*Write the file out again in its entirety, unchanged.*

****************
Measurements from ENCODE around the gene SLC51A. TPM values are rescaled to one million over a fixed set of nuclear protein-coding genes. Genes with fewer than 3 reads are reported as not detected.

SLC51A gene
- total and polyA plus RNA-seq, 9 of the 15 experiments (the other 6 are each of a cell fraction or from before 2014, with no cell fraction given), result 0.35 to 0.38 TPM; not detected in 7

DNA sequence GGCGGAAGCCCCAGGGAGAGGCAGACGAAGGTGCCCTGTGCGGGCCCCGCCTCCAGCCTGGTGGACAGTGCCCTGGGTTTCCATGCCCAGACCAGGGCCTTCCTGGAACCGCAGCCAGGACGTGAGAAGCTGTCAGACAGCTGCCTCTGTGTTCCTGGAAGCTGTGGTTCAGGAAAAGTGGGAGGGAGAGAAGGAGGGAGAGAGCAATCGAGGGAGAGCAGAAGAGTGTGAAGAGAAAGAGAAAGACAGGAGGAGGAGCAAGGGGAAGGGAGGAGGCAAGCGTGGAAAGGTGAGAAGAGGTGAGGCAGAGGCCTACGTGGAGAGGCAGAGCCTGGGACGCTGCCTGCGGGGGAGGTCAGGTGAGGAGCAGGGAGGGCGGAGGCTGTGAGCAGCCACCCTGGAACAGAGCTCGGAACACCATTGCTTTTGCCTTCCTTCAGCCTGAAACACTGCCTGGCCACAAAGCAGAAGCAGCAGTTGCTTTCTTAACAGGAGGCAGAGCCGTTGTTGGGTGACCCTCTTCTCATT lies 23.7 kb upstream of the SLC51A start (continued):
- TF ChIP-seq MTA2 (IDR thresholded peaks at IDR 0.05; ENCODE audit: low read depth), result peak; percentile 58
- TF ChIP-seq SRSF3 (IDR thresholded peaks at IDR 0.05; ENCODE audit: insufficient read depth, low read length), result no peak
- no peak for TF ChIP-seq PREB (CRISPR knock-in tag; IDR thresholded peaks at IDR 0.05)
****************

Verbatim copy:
Measurements from ENCODE around the gene SLC51A. TPM values are rescaled to one million over a fixed set of nuclear protein-coding genes. Genes with fewer than 3 reads are reported as not detected.

SLC51A gene
- total and polyA plus RNA-seq, 9 of the 15 experiments (the other 6 are each of a cell fraction or from before 2014, with no cell fraction given), result 0.35 to 0.38 TPM; not detected in 7

DNA sequence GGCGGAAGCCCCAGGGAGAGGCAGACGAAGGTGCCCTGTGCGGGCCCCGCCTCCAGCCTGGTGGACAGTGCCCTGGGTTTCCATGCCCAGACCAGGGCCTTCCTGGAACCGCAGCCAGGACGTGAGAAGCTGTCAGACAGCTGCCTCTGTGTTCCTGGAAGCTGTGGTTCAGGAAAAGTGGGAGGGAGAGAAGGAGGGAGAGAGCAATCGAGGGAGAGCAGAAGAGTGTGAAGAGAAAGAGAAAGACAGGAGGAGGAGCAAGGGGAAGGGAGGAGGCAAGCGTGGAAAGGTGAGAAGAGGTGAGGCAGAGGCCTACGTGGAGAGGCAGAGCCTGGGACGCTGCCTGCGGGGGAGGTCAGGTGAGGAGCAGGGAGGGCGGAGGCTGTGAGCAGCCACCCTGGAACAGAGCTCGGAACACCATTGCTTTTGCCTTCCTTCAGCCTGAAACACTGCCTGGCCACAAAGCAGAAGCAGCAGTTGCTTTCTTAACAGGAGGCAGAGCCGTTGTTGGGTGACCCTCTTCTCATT lies 23.7 kb upstream of the SLC51A start (continued):
- TF ChIP-seq MTA2 (IDR thresholded peaks at IDR 0.05; ENCODE audit: low read depth), result peak; percentile 58
- TF ChIP-seq SRSF3 (IDR thresholded peaks at IDR 0.05; ENCODE audit: insufficient read depth, low read length), result no peak
- no peak for TF ChIP-seq PREB (CRISPR knock-in tag; IDR thresholded peaks at IDR 0.05)